I think that in the past the Ring has been treated too realistically: Gods are like people, and it’s about love and power and all these things. But I want to go a bit deeper, because I think that it is actually about more spiritual things than that. In my opinion, love between man and woman is fine, but it is not the essence of the Ring. So I want to tell a story which starts when the world was literally born and finishes with the destruction of the world. So it means that every single part will happen in a different era, with parallels of our visions of the Western human history, as it is initially a Western story. I also want to have this contrast between Western culture and Western timeframe and Eastern philosophy, as Wagner was also very interested in it, and to show how these two sides interact. Actually, the East is coming out quite powerfully in modern times: there is Eastern philosophy, yoga, wellness, meditation. The importance of China is also growing – so one can say that Western culture is really coming to its end. My story will partly be within ‘the end of civilization’ discourse. The first part, ‘Das Rheingold’, will be in Gods’ world, so it will in a epoch resembling ancient Greece. The second part, ‘Die Walküre’, is so obviously about war, and I chose the Second World War for it. Then ‘Siegfried’ will be about our time, because this is time of contrasts, individualism and social media, everything is about ‘me’. However, we are also living in the time of new spiritualism, when people are more and more interested in Eastern philosophies and practices. And then ‘Die Götterdämmerung’ will be a dystopia, a horror picture of the future.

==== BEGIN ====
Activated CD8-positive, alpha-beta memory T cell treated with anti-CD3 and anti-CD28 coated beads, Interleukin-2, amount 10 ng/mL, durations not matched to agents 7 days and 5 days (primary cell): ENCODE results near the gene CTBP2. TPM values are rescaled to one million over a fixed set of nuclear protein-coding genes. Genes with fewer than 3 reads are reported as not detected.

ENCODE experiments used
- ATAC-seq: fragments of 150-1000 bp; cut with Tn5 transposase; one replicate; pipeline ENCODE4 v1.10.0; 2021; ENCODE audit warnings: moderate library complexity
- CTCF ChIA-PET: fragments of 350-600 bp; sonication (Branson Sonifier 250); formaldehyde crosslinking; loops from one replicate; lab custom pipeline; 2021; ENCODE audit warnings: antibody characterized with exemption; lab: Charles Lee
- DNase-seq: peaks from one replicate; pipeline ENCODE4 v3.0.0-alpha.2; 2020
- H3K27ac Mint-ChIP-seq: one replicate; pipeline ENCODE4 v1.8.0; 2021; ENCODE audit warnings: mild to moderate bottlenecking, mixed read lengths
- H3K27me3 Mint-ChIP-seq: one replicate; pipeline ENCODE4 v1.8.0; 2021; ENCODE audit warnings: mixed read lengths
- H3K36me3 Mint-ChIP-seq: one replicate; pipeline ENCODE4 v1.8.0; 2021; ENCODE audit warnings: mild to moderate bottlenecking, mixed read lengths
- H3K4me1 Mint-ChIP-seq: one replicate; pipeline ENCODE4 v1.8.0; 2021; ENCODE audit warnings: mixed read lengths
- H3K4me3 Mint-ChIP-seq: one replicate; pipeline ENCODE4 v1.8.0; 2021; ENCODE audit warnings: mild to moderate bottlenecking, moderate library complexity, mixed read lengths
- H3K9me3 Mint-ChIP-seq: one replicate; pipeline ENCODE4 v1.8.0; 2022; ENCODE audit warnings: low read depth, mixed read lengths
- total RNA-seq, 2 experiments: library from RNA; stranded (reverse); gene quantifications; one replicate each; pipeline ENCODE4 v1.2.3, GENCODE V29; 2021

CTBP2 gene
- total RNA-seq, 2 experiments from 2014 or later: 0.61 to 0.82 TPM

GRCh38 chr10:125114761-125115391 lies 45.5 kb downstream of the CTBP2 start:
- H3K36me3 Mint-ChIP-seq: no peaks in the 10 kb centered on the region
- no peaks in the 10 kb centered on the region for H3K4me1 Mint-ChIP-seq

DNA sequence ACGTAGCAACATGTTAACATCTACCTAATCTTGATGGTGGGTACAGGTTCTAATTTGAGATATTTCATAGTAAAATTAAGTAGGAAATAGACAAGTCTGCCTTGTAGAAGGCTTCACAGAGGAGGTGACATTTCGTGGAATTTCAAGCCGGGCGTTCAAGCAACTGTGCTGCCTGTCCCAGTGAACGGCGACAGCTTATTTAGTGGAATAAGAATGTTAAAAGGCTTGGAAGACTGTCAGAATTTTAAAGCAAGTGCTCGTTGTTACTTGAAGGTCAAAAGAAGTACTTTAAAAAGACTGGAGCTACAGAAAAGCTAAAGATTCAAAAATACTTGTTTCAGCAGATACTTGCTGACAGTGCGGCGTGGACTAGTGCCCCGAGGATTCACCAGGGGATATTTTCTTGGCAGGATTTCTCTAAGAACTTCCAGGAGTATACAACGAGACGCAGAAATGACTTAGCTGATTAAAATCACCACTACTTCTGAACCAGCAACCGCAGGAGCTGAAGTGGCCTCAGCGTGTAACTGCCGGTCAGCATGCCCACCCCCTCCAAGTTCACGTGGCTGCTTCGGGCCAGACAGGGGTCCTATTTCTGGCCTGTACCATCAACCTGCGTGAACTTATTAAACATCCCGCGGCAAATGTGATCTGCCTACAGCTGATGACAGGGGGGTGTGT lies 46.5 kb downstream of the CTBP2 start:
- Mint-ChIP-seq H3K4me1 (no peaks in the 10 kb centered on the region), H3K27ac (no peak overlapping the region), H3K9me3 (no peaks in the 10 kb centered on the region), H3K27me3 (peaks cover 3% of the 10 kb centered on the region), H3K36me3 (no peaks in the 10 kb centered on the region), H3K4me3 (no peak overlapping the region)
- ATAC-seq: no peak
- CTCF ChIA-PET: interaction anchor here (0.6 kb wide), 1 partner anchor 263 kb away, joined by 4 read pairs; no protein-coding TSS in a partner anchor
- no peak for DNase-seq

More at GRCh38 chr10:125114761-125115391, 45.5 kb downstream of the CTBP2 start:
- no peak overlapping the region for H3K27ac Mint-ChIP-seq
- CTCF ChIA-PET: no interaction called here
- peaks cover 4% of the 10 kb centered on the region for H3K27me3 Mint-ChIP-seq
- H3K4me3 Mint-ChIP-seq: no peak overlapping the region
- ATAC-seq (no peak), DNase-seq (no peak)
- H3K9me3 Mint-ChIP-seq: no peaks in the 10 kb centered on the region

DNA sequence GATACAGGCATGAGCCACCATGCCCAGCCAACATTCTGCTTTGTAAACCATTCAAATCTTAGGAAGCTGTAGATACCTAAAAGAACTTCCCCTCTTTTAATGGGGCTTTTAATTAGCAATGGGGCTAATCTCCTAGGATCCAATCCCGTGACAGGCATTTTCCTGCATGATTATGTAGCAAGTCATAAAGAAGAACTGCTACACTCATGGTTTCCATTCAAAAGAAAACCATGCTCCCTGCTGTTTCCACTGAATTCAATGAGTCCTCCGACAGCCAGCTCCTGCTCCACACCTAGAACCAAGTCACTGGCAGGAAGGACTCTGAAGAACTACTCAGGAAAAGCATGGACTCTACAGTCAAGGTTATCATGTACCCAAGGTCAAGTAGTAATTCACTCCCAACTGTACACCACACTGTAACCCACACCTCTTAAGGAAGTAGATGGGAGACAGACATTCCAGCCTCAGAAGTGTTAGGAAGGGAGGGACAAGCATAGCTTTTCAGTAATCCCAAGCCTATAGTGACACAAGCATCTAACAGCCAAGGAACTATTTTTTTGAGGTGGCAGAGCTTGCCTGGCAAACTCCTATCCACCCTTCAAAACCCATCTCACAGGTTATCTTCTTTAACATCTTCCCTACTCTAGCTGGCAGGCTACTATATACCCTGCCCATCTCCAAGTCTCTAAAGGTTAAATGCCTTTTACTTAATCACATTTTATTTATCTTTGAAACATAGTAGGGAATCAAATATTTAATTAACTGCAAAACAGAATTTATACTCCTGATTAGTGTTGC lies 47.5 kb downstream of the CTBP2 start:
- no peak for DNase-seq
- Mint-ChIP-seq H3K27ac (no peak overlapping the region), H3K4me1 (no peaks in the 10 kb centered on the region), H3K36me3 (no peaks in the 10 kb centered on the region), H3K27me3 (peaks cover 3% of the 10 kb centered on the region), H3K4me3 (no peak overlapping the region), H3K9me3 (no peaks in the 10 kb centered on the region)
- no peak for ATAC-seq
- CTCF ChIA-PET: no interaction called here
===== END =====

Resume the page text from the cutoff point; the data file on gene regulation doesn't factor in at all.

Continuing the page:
So it will be an apocalyptic vision of the world?